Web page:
Government pushes for more transformation in financial jobs in South Africa
Higher Education Minister Blade Nzimande said his department remained “committed” to transforming South Africa’s financial sector.
Addressing Price Waterhouse Cooper’s annual education conference on Monday, September 6, Nzimande said the key to this transformational change is improving the effectiveness and efficiency of the skills development system. from South Africa.
âSome believe the problem lies with higher education institutions not producing a sufficient flow of good quality graduates to enter and succeed in certain professional occupations.
âStill others believe that our basic education system does not adequately prepare learners for post-school education. Not only do these debates fail to explain this anomaly, but they also provide insufficient information to find a solution to the current problem. “
Nzimande said researching and finding ways to increase the pool of eligible students entering and succeeding in particular skill areas is a priority. This argument also extends to accounting and finance careers, he said.
âIn the accounting career, we need to ensure that we scale up our strategic intervention to increase access and success, particularly in the number of black Chartered Accountants (CAs) and provide these young black South Africans with increased access to the field of commerce. “
While there are currently more than 48,000 registered CAs in South Africa, few 9,000 of them are African and of color, the minister said.
Nzimande added that there are 17 universities in South Africa offering BCom (accounting) that are accredited by the South African Institute of Chartered Accountants (SAICA), with only a few historically disadvantaged institutions (HDI) being offered accreditation. SAICA for their accounting programs.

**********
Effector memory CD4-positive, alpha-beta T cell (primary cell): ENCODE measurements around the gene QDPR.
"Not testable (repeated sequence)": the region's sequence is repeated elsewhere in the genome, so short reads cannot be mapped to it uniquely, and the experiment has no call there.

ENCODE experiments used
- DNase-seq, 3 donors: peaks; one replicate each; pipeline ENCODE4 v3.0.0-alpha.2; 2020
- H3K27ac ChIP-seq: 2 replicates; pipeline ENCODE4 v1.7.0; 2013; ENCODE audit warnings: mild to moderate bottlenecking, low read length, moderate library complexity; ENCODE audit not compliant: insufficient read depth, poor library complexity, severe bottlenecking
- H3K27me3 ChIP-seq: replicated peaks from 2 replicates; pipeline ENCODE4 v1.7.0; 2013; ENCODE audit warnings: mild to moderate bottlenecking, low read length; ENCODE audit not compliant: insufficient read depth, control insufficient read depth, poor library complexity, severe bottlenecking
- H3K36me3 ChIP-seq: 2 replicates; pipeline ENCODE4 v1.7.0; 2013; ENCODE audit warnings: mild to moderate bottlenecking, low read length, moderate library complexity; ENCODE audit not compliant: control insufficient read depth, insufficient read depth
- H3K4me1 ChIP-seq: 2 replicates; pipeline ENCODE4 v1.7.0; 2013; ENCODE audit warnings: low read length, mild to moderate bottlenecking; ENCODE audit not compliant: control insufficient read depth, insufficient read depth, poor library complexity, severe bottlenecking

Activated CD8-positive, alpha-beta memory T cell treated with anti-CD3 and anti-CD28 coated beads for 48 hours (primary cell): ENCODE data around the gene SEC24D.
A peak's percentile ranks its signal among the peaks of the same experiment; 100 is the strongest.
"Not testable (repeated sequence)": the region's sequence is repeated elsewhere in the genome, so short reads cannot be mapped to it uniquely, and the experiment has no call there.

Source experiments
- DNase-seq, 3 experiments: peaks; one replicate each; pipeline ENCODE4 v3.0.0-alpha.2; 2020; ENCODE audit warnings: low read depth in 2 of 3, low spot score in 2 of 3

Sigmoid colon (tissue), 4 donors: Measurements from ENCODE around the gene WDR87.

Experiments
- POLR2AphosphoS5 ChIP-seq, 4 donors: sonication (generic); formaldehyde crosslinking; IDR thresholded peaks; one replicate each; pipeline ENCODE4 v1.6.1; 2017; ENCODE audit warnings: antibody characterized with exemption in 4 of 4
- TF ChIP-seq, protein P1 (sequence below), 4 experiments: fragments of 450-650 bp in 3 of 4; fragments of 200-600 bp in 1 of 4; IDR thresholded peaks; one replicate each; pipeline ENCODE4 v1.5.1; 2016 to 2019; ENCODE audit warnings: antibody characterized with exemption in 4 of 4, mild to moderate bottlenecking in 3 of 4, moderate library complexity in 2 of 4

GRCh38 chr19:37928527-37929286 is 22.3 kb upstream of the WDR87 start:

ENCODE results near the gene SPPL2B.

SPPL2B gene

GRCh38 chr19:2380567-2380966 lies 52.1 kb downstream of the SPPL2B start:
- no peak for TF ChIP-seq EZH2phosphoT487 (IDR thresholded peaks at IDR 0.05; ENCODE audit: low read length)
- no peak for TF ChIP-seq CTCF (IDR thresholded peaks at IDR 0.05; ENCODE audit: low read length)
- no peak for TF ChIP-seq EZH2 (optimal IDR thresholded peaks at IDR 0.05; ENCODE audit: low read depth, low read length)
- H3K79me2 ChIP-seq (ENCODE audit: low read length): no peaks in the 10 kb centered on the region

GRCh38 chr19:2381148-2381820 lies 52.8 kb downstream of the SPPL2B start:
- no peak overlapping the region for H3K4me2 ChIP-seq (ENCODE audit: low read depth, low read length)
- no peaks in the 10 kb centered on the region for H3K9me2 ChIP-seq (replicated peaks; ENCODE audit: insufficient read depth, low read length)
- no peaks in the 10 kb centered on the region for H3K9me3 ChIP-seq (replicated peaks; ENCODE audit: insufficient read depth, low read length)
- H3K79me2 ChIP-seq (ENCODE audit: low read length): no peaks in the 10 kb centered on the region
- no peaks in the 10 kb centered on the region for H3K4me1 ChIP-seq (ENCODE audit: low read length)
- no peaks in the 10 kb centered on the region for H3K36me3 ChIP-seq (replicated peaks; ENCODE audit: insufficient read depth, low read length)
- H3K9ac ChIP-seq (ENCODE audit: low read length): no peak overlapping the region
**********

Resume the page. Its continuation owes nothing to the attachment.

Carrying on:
âWe must always remember that the lack of accreditation in these historically disadvantaged institutions has limited black access and advancement in the accounting profession.
âThis means that their BCom graduates cannot become chartered accountants and their qualifications are not recognized by potential employers. “
Nzimande said that SAICA accreditation improves the employability of these graduates, increases their numbers, especially those from disadvantaged communities, and improves the marketing of their degrees even for graduates who do not wish to take the CA route.
âI am concerned about the issues that SAICA still faces in the CA production pipeline, including the requirements for passing the Graduate Diploma in Accounting (CTA) as well as the barriers faced by particularly black interns. in the field.
âWe need to address these hurdles to ensure that every aspiring and capable accounting student can become a professional accountant. South Africa cannot afford to lose an opportunity to ensure that its graduates produced, especially on scarce skills, contribute to the jobs our economy so badly needs. “
Skills development strategy
Nzimande said his department is also advancing its third national skills development strategy (SNDS III), which will help build skills needed in various industries.
âThis strategy represents an explicit commitment to encourage the link between skills development and career paths, career development and the promotion of sustainable employment and progression on the job.
âSNDS III seeks to encourage and actively support the integration of on-the-job training with theoretical learning, and to facilitate the progression of individuals between school, college or university, or even periods of unemployment with sustained employment and progression at work. “
The emphasis is on training to enable trainees to enter the formal labor market or create a livelihood, Nzimande said.
âParticular emphasis is placed on those who do not have the relevant technical skills or the adequate skills in reading, writing and numeracy to enable them to access a job. “
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